‘For one evening, music and laughter rang out across the valley as they had not done in weeks. The women of the household were serving the older adults and young children as they sat at long trestle tables. The young adults were milling around the platters, helping themselves. Despite the wartime deprivations and rations, the spread was impressive. Glistening portions of suckling pig and rabbit, platters of wild mushroom ravioli, slices of prosciutto and salami that had been painstakingly cured for months by Luca’s uncle.'
The love story which runs through the novel is charming and endearing albeit predictable as local families often intermarried. Two close farming families, one with a son, Luca and one with a daughter, Elena who had known each other since childhood. It was their destiny to be together even when the ravages and horrors of war took their toll.
“‘We’ve been close ever since I can remember,” said Luca. “I’ve wanted you for the longest time.” He pulled her towards him and they lay in the straw, intertwined. Elena felt a surge of emotion. I want to keep this man safe, she thought.”
Stories have the power to captivate a reader and dazzle them into happiness, amazement, anger, or outrage at injustice. They grip the imagination and can transport you to a different world. This book is no exception. This is a gripping story of resilience, tragedy, love, courage and strength in unbelievable circumstances, which I could not put down. It is compelling and beautifully written. The author tells us that it is a book of fiction inspired by real events and people, so I commend her research as well as her imagination. It is a poignant and powerful and shattering narrative, a reminder of the sheer horrors that so many endured during the war. But there has to be a purpose, a reason to keep fighting. We know that the Germans pursued a policy of collective punishment. Dozens of massacres occurred in Italy, sometimes entire villages so the incredible combined bravery of the partigiani, the art curator and the local townsfolk has to be praised. These stories need to be retold and kept alive. It’s the least the survivors deserve. A beautiful book.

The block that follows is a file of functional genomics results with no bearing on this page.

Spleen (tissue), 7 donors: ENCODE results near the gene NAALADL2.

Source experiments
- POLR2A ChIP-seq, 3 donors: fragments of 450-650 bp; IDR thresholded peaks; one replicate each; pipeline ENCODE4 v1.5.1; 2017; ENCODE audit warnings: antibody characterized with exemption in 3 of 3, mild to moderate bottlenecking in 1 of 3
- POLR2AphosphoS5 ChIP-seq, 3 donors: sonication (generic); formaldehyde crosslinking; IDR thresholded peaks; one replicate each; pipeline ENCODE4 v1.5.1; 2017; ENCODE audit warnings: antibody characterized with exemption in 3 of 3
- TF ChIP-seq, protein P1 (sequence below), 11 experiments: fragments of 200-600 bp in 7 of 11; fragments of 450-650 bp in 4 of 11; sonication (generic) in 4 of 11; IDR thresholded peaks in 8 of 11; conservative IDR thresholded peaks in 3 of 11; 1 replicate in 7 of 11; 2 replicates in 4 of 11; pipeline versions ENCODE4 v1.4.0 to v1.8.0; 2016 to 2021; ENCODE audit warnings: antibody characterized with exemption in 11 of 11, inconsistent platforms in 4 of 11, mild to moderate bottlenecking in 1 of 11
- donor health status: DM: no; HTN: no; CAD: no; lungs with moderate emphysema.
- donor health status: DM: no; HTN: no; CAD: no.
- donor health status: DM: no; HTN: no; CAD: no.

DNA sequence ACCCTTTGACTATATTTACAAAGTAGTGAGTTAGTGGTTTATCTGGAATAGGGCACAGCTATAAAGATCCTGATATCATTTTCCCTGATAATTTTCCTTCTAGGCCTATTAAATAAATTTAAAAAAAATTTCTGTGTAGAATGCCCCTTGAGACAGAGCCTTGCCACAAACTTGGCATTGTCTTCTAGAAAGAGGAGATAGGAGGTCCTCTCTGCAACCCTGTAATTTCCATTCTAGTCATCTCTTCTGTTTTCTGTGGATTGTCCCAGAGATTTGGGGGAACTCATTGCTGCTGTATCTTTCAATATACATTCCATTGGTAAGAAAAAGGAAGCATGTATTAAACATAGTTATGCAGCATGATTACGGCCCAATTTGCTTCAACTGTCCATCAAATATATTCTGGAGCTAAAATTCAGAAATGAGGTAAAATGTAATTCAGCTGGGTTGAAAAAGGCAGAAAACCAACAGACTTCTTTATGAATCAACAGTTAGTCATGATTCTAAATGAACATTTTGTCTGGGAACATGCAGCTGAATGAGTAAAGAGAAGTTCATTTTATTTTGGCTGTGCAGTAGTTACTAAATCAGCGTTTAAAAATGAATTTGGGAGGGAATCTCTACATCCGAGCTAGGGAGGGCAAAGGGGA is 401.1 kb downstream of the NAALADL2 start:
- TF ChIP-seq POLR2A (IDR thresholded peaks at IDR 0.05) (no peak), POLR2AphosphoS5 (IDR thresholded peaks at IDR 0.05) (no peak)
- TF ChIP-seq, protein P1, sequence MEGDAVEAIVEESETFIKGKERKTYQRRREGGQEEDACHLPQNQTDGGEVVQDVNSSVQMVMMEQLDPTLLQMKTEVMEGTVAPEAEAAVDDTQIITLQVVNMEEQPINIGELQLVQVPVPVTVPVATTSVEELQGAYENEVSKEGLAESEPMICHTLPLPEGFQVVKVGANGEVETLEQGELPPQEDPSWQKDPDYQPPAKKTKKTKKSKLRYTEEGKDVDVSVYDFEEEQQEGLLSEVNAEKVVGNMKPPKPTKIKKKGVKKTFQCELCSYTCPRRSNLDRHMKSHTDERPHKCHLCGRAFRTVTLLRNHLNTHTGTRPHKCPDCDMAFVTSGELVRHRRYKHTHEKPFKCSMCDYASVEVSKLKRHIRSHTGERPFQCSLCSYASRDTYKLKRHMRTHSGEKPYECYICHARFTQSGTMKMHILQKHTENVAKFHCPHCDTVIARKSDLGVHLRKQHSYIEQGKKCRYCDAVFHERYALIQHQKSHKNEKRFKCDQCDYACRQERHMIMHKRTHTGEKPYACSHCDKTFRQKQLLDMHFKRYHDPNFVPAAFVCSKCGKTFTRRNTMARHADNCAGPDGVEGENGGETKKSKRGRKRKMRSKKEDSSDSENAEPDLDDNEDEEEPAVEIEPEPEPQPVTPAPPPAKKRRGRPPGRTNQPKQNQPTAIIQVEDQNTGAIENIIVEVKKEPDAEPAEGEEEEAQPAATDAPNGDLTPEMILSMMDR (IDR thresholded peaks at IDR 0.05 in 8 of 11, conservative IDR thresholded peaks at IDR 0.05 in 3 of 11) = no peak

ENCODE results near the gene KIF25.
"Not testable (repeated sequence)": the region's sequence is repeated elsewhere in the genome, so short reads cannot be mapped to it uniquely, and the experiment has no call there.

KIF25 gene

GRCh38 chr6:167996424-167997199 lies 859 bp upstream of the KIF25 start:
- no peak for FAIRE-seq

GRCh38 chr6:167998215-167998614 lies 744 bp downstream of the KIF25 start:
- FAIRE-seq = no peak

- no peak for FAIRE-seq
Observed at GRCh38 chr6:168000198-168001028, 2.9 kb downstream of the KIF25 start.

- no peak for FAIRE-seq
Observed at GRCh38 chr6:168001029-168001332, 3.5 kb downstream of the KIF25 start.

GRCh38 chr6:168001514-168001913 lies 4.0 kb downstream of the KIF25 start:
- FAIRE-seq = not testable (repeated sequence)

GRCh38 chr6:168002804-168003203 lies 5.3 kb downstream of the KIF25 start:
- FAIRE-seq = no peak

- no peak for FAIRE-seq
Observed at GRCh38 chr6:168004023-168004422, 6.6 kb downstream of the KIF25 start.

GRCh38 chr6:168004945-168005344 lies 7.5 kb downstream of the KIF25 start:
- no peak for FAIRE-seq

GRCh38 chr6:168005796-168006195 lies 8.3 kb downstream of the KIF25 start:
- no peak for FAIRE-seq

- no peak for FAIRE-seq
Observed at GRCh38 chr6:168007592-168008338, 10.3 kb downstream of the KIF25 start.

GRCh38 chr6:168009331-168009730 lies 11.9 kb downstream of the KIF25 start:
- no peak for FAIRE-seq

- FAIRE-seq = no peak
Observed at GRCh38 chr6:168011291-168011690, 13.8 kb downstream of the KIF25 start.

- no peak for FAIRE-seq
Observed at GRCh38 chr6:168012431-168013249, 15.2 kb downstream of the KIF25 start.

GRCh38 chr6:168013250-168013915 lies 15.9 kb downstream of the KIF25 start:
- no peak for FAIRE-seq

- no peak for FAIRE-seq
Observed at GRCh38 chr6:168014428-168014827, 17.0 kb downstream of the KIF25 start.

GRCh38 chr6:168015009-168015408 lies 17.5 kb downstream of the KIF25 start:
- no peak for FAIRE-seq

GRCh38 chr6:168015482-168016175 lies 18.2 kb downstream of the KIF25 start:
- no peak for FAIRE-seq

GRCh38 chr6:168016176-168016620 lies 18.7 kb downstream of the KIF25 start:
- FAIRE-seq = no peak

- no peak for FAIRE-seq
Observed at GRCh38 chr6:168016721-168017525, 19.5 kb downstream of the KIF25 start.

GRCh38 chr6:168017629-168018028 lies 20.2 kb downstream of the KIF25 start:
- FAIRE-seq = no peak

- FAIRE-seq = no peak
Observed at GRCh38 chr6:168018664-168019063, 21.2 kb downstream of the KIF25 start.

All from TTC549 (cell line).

‘Sig. Pasquale gestured at Bellini’s Madonna with the sleeping baby and said emphatically, “This is worth risking everything for. Look at it – its humanity, its luminescence. Without art, we are mere brutes.” ‘
Kate Bristow was born in London. She fell in love with reading when she got her first library card at the age of four. Her first attempt at writing and publishing for a wide audience was a local newspaper typed laboriously at home on her mother’s typewriter while at primary (elementary) school in north London. It is surely a loss to cutting-edge journalism that only one issue was ever produced. Kate divides her time between her small-but-perfectly-formed modern home in Los Angeles and her five-hundred-year-old farmhouse just outside Sassocorvaro in Italy.
Universal Buy Link: https://1link.st/katebristow